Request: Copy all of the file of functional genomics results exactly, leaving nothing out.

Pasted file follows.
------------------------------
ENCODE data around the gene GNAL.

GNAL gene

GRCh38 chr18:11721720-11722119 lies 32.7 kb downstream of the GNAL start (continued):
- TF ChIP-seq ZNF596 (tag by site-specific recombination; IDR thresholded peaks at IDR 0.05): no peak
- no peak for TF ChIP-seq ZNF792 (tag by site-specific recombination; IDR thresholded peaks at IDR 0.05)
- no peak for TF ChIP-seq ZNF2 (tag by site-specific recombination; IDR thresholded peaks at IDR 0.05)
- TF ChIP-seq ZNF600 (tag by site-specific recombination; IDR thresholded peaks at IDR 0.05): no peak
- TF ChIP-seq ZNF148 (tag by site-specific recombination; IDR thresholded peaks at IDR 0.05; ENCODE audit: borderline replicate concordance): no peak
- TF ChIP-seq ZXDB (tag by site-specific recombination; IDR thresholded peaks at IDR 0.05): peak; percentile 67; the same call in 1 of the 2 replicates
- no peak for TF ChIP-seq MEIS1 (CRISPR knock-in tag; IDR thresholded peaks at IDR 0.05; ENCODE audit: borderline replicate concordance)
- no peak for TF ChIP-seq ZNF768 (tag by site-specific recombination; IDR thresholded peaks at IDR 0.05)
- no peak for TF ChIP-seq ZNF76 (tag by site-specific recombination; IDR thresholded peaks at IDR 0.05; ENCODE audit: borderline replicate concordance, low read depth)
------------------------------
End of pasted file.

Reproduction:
ENCODE data around the gene GNAL.

GNAL gene

GRCh38 chr18:11721720-11722119 lies 32.7 kb downstream of the GNAL start (continued):
- TF ChIP-seq ZNF596 (tag by site-specific recombination; IDR thresholded peaks at IDR 0.05): no peak
- no peak for TF ChIP-seq ZNF792 (tag by site-specific recombination; IDR thresholded peaks at IDR 0.05)
- no peak for TF ChIP-seq ZNF2 (tag by site-specific recombination; IDR thresholded peaks at IDR 0.05)
- TF ChIP-seq ZNF600 (tag by site-specific recombination; IDR thresholded peaks at IDR 0.05): no peak
- TF ChIP-seq ZNF148 (tag by site-specific recombination; IDR thresholded peaks at IDR 0.05; ENCODE audit: borderline replicate concordance): no peak
- TF ChIP-seq ZXDB (tag by site-specific recombination; IDR thresholded peaks at IDR 0.05): peak; percentile 67; the same call in 1 of the 2 replicates
- no peak for TF ChIP-seq MEIS1 (CRISPR knock-in tag; IDR thresholded peaks at IDR 0.05; ENCODE audit: borderline replicate concordance)
- no peak for TF ChIP-seq ZNF768 (tag by site-specific recombination; IDR thresholded peaks at IDR 0.05)
- no peak for TF ChIP-seq ZNF76 (tag by site-specific recombination; IDR thresholded peaks at IDR 0.05; ENCODE audit: borderline replicate concordance, low read depth)